Document history with TimelineJS
There are lots of timeline tools on the web but they are almost all either hard on the eyes or hard to use. Create timelines that are at the same time beautiful and intuitive for users
TimelineJS is great for pulling in media from different sources. Just throw in a link from Twitter, YouTube, Flickr, Vimeo, Google Maps or SoundCloud and TimelineJS will format it to fit perfectly. More media types will be supported in the future.
Creating one is as easy as filling in a Google spreadsheet or as detailed as JSON.
Add it to your site
Place the embed code where you want the timeline to show in the
<body> of your site.
default is en
pt-br*Português Brazil *
zh-twTaiwanese Mandarin Help us add more. Grab a copy of a language file and replace it with your language Example language file
Start at End
set to true to start the timeline on the last date.
default is false
set to true to allow bookmarking slides using the hash tag
default is false
Map Style Types
- Or make your own
JSON is the native data format for TimelineJS. It is easy enough for “normals” to use but powerful enough for real nerds to get excited about.
The thing about JSON is it is picky. A misplaced comma or quotation mark can prevent the timeline from loading properly. Instructions on actually using the JSON file are included in the example data.JSON file.
If you don’t want to mess with JSON, fire up Google Docs and build your timeline in a spreadsheet. It’s as simple as dropping a date, text, and links into the appropriate columns in TimelineJS’s template.
You can find the template here: TimelineJS Google Spreadsheet Template
There are only four things you need to know in order to create a timeline using Google Docs:
Make the spreadsheet public:
Google Docs are automatically set to private but the spreadsheet must be public.
Click the blue “Share” button on the top right-hand corner. In the “Share settings” window, you’ll see the private setting of the spreadsheet: click “Change...”. In the Visibility options window, choose “Public on the Web” and save.
Publish to the Web
Under the File menu, select “Publish to the Web.”
In the next window, check the box next to “Automatically republish when changes are made.” Uncheck all other boxes. Click “start publishing.” This will give you the URL to embed in your HTML file.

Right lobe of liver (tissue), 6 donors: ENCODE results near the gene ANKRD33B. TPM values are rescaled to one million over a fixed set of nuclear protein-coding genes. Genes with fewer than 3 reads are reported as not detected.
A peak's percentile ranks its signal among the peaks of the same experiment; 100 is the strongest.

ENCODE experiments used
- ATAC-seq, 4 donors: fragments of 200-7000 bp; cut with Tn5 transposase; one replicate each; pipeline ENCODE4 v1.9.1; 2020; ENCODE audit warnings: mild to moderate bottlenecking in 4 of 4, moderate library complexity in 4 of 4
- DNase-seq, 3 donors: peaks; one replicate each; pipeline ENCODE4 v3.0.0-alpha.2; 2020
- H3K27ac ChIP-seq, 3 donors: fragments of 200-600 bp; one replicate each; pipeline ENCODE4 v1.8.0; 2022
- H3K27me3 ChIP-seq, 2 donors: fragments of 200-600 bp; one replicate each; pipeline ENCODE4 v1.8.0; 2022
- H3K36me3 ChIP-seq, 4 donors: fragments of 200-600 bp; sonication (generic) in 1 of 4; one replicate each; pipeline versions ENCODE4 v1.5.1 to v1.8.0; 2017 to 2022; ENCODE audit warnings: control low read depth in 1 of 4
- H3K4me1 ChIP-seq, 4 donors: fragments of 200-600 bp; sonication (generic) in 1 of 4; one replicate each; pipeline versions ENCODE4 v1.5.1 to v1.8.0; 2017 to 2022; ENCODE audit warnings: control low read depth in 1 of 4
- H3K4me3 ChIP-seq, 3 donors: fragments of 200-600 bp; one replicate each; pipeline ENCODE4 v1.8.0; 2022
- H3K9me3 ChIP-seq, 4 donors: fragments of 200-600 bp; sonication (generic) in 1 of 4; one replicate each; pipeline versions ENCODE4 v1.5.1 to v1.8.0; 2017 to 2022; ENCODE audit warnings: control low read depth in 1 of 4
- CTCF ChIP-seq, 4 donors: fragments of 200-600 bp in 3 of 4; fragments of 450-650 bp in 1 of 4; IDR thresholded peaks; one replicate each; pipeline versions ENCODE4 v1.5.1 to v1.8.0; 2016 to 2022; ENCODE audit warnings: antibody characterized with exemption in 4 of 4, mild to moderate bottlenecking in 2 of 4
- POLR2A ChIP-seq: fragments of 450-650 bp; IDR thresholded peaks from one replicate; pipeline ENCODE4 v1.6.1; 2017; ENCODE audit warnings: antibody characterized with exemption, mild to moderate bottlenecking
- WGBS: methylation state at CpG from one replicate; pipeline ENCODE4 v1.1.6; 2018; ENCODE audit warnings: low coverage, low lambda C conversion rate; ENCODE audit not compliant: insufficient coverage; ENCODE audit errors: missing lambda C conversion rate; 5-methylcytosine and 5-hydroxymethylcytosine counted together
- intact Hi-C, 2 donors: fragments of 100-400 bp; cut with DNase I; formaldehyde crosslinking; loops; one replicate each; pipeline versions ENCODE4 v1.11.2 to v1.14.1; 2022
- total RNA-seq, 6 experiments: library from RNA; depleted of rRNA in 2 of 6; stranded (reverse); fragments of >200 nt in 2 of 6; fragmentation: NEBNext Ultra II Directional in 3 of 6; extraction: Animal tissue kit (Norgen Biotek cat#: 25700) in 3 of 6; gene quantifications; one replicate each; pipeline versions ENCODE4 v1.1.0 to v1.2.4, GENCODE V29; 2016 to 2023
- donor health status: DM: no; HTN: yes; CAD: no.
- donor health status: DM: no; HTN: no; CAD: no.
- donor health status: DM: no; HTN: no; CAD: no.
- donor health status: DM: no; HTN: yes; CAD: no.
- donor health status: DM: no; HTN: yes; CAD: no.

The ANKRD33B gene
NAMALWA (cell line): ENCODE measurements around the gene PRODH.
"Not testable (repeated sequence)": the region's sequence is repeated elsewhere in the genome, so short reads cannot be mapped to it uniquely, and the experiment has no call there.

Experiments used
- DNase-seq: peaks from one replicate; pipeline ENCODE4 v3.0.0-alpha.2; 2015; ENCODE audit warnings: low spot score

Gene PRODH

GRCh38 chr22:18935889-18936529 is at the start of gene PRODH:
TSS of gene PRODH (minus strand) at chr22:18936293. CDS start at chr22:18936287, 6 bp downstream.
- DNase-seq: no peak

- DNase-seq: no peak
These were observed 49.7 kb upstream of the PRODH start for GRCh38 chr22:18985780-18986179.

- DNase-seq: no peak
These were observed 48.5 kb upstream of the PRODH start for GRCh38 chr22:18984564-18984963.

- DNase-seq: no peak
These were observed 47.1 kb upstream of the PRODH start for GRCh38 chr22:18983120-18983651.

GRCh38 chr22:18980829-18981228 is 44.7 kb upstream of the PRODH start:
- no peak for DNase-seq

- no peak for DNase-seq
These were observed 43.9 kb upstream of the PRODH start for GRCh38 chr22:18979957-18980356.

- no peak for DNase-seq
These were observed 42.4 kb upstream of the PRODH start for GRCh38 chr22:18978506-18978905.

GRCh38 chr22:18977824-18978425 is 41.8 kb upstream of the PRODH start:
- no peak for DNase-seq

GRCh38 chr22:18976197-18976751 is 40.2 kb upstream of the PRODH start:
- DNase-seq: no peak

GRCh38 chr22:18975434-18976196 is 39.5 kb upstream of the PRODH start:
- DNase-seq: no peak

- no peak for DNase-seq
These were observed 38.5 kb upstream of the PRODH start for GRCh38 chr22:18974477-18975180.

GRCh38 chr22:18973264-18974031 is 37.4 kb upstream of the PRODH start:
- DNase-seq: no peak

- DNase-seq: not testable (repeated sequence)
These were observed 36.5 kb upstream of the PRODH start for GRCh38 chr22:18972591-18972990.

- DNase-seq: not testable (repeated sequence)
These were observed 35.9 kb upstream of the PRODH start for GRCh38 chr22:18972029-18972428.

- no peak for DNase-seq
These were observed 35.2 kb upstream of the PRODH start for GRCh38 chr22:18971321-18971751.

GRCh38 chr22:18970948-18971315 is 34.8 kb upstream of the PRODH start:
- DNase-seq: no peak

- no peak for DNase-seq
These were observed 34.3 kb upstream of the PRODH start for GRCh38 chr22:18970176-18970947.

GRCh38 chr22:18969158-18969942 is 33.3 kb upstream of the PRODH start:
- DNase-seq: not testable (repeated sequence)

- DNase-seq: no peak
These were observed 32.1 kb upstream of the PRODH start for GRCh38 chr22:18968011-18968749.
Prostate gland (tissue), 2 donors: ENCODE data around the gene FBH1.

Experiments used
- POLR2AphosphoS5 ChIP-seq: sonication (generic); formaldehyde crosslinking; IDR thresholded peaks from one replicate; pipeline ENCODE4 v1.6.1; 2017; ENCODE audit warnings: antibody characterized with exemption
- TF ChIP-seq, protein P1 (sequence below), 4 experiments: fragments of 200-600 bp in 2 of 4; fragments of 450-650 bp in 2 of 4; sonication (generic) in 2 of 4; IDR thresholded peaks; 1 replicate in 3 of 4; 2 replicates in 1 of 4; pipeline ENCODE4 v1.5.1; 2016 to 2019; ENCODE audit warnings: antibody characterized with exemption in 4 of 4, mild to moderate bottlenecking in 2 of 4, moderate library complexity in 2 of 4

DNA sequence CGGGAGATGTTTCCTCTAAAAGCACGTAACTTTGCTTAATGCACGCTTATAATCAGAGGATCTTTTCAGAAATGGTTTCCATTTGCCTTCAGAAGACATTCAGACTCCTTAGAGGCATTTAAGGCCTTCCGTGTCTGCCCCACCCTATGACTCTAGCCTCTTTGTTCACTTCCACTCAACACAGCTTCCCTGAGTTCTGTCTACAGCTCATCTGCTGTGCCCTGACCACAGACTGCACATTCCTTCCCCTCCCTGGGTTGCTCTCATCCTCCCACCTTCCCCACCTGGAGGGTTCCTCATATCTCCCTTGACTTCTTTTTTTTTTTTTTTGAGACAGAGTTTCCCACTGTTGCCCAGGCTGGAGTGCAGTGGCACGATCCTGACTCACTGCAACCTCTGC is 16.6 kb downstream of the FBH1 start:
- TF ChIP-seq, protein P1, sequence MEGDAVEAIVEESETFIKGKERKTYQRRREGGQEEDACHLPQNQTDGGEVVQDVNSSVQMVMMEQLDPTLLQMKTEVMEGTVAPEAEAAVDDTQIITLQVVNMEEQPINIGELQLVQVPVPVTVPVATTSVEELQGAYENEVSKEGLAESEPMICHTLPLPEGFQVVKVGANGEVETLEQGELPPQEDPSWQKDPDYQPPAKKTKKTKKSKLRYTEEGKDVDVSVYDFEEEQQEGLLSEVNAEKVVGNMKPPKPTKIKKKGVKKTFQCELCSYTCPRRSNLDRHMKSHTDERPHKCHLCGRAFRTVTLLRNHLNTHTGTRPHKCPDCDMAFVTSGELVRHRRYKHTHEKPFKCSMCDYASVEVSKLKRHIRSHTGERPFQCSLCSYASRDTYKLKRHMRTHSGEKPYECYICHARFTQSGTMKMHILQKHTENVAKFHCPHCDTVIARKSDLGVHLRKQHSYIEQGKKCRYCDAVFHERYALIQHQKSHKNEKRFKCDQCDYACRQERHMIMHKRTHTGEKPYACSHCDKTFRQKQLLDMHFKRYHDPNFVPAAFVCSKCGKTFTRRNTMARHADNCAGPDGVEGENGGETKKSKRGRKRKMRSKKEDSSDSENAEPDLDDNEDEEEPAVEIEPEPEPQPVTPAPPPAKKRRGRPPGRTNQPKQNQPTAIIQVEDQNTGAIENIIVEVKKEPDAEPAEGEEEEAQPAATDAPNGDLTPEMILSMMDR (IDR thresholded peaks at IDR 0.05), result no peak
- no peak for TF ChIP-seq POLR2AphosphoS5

Copy/paste the Web URL into your TimelineJS HTML file
After you publish the spreadsheet, Google Docs will generate a link to the file. Copy the link for the Web Page option (as opposed to PDF, HTML, XLS, etc.), then paste it into the timeline’s HTML file:
timeline.init(“URL goes here”)
Designate the “start” slide
This indicates which event is the title slide, the one that begins the timeline.
Only one should be labeled "start" (generally, the first one). The title slide must have a start date, headline and text to appear properly.
Support for Storify is still in it's early stages. It works though. Just paste a link to the storify story as the source.
Included in the zip file is a kitchen sink example. This timeline shows how to incorporate the different media types from different services like Twitter, YouTube, Flickr, SoundCloud and Vimeo.
Twitter: Just copy and paste the address of the tweet from the browser bar into the media parameter. TimelineJS will auto-magically pull in the tweet and format it so that it looks beautiful.
For Flickr, SoundCloud, YouTube, and Vimeo just copy the URL and paste it into the media parameter.
Tips and tricks to best utilize TimelineJS
- Keep it light - don’t get bogged down by text or other elements
- Pick stories that have a strong chronological narrative. It does not work well for stories that need to jump around in the timeline.
- Include events that build up to major occurrences, not just the major events.